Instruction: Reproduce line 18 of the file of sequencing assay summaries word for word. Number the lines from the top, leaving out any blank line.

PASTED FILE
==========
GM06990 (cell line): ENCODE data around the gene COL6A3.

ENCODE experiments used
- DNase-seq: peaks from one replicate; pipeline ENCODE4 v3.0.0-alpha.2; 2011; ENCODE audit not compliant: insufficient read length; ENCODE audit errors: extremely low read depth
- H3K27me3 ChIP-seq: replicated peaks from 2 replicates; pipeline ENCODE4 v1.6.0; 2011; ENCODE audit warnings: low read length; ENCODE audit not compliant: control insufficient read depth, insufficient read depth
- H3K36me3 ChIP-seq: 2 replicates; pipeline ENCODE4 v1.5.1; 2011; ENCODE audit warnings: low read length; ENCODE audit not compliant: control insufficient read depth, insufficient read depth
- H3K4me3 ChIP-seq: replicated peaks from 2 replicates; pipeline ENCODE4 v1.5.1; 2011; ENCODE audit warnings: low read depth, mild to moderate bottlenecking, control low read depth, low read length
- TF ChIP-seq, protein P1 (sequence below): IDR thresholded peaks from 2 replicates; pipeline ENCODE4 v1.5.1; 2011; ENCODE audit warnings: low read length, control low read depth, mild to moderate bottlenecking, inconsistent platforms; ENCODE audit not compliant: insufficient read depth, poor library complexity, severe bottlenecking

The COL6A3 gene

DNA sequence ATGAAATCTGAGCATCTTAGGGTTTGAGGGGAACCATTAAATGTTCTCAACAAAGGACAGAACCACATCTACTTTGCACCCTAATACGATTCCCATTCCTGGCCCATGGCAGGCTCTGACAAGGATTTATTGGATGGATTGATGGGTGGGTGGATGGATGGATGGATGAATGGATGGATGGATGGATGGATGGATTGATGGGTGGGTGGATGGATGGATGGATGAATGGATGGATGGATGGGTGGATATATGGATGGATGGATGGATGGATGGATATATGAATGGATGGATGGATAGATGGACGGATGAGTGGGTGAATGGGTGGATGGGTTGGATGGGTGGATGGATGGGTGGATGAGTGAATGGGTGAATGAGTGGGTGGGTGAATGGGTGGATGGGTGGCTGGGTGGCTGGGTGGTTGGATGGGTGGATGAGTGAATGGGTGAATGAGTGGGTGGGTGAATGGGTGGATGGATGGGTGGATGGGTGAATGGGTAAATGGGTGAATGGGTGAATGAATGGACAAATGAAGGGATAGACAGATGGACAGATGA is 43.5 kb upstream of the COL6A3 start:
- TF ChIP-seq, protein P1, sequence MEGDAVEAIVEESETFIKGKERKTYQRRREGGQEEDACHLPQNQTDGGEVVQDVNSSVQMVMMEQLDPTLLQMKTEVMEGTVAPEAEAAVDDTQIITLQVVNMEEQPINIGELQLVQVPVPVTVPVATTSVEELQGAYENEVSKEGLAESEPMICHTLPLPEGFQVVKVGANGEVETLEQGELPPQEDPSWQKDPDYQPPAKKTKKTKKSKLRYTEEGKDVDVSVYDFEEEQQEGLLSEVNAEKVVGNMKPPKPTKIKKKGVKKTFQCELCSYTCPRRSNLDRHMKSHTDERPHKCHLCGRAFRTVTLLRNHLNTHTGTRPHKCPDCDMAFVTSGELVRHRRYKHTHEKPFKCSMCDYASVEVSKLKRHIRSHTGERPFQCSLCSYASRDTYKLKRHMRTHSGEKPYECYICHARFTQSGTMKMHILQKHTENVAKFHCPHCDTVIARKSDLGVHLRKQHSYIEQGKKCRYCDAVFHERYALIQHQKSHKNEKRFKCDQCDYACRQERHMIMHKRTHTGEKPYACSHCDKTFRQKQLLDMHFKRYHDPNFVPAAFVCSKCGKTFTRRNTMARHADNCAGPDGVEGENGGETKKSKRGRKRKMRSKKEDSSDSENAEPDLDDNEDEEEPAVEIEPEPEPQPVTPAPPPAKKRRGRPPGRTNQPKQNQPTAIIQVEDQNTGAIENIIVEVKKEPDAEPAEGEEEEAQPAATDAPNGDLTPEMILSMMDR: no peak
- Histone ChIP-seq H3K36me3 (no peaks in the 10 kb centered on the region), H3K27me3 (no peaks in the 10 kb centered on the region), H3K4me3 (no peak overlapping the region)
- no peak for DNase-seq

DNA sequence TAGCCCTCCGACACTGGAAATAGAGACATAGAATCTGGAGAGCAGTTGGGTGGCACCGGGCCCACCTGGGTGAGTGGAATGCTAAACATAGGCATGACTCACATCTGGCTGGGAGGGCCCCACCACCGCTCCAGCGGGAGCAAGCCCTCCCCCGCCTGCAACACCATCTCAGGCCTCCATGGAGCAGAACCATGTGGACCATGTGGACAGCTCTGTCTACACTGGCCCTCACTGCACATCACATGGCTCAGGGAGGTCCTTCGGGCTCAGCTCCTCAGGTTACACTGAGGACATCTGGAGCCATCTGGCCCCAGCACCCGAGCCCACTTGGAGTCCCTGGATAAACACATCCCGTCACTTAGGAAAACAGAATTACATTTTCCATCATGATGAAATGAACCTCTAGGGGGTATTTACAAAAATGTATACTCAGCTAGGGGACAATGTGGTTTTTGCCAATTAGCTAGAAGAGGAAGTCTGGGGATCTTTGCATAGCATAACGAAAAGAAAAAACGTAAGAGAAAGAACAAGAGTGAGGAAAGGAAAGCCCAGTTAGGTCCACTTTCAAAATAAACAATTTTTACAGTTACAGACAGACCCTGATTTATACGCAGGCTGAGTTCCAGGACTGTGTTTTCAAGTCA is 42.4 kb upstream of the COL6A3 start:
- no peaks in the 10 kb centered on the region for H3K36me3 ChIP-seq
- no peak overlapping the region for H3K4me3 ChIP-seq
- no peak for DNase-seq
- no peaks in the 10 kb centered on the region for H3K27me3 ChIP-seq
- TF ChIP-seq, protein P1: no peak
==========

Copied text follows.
- TF ChIP-seq, protein P1: no peak